A focus on human experience can draw employees back to the office while supporting more flexible work models
Thanks to widespread COVID-19 vaccine availability, life sciences leaders throughout the U.S. are inviting more employees back to onsite work. Yet few anticipate their corporate offices will serve quite the same role as in pre-pandemic times. Though many employees appreciated not having a daily rush-hour commute, they also missed the social energy and collaboration that comes with in-person engagement.
As such, many forward-looking life sciences, biopharmaceutical and medical device firms are considering new ways to build flexibility into their workplace models. For example, some plan to have a set of office employees come into the corporate office three days a week, empowering them to work in a remote location of their choosing on the remaining days. This not only provides the flexibility many employees are craving; it also helps facilitate social distancing in the meantime until more people are vaccinated.
To maintain competitive advantage and stay ahead in the war for top talent, you must be able to provide the right amount and mix of spaces for heads-down work as well as group collaboration. And you must come up with innovative new ways to bridge the gap between employees working from the office, home, their favorite coffee shop — or anywhere in between.
Beyond physical space configuration and connective technology, reimagining a more flexible workplace also demands new emphasis on health and wellness. Ensuring the corporate workplace is clean, COVID-safe and clearly designed to foster wellbeing will give office employees the fulfilling, empowering workplace experiences they need to do their best work as in-person experiences become more viable.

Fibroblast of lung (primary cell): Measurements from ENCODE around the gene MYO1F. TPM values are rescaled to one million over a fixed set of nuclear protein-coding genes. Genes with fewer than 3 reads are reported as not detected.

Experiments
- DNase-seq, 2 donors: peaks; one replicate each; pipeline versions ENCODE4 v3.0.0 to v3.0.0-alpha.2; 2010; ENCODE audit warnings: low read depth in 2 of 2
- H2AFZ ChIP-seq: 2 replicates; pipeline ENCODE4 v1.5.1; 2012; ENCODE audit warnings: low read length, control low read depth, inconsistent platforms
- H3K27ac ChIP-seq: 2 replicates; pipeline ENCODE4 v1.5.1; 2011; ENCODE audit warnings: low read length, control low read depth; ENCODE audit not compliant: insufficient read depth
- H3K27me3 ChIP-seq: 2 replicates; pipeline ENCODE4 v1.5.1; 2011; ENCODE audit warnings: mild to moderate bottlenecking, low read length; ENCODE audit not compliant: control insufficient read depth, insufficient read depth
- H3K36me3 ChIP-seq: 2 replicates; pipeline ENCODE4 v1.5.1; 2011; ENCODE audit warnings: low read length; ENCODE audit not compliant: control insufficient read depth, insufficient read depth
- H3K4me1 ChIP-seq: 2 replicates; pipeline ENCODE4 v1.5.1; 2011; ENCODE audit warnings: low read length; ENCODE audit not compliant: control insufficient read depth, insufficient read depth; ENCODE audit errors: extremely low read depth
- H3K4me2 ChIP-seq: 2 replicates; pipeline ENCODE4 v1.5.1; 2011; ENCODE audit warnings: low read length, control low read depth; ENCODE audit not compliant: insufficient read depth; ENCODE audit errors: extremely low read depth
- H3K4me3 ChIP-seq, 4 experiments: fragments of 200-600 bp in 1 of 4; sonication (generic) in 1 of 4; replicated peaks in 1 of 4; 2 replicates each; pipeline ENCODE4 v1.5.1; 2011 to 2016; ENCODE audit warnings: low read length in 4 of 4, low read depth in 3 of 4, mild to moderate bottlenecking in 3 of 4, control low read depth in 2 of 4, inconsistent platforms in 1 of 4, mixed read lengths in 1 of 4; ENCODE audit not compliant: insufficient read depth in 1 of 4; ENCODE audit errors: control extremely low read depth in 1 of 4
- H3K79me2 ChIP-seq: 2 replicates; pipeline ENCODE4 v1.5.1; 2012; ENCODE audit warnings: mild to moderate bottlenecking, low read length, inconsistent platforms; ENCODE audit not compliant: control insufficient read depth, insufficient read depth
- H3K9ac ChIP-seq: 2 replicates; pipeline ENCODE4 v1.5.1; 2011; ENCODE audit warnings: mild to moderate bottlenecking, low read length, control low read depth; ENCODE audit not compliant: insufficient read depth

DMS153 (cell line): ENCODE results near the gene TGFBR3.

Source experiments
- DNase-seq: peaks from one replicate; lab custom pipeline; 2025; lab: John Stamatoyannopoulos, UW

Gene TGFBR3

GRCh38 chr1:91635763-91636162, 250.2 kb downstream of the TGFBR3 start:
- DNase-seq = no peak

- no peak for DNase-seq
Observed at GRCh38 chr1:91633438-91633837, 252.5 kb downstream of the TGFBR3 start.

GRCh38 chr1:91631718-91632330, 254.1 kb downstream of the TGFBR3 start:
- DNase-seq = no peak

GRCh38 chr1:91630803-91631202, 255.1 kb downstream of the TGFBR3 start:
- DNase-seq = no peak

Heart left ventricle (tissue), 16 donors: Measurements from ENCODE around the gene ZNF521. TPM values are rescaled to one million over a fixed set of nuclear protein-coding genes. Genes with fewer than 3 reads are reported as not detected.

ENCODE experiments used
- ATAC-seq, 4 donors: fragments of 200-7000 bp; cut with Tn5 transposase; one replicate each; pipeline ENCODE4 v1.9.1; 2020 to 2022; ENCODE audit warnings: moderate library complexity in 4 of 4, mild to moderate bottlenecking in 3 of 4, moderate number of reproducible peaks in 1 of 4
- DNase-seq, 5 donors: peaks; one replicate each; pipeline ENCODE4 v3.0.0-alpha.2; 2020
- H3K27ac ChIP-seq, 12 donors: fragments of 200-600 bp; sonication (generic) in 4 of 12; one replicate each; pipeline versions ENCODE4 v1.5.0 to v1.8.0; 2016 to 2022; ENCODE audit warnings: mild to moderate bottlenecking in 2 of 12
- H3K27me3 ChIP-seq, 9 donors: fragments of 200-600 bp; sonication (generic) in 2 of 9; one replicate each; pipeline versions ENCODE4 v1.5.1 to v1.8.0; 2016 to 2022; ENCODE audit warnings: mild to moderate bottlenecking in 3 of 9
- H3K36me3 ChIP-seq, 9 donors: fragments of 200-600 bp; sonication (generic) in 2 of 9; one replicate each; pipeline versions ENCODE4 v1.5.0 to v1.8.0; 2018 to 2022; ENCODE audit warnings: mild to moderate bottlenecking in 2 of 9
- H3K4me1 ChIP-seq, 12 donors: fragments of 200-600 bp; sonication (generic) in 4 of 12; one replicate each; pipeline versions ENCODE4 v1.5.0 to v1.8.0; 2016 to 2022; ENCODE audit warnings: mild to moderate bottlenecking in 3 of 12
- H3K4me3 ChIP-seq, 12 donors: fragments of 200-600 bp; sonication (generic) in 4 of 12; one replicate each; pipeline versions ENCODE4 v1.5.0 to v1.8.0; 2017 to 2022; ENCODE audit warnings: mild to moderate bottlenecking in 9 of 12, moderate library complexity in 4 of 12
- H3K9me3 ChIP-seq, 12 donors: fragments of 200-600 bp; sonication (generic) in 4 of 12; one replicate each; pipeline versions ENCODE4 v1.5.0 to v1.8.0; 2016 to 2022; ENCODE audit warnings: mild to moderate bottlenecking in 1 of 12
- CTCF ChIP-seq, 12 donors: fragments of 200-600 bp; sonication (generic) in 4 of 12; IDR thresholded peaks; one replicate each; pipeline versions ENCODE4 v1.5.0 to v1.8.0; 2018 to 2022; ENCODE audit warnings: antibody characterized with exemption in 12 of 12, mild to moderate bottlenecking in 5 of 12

Establish a safe and healthy return
Whether your employees are coming back for two or three days a week or every day, health and wellness is a top priority. In fact our recent research indicates that three out of four employees expect their employer to support their health and wellbeing at work. This includes physical as well as mental health, an especially timely consideration given nearly 70% of workers say the COVID-19 pandemic has been the most stressful time of their careers and they would prioritize work-life balance post-pandemic over a higher salary.
The good news is that rigorous safety standards are already baked into the culture of life sciences, pharmaceutical and medical device companies. Many research and development (R&D) and production facilities maintained operations throughout the pandemic, giving their corporate leadership teams insights on how to mitigate infection risks. And most technical facility workers have long been well-versed in robust sanitation standards, fine-tuned air handling and strict occupancy controls — making it easier to carry over such practices into the office environment than it may be in other sectors.
Workplace assessments are a great way to support employee health and identify areas of improvement. The assessment will benchmark current workplace policies, wellbeing offerings and facility conditions against leading safety, health and wellbeing standards. Focus on areas that matter most to the human experience at work, including indoor air and water quality, cleaning protocol and wellbeing features. Whatever you discover that needs improvement in this phase will also help you prioritize capital investments.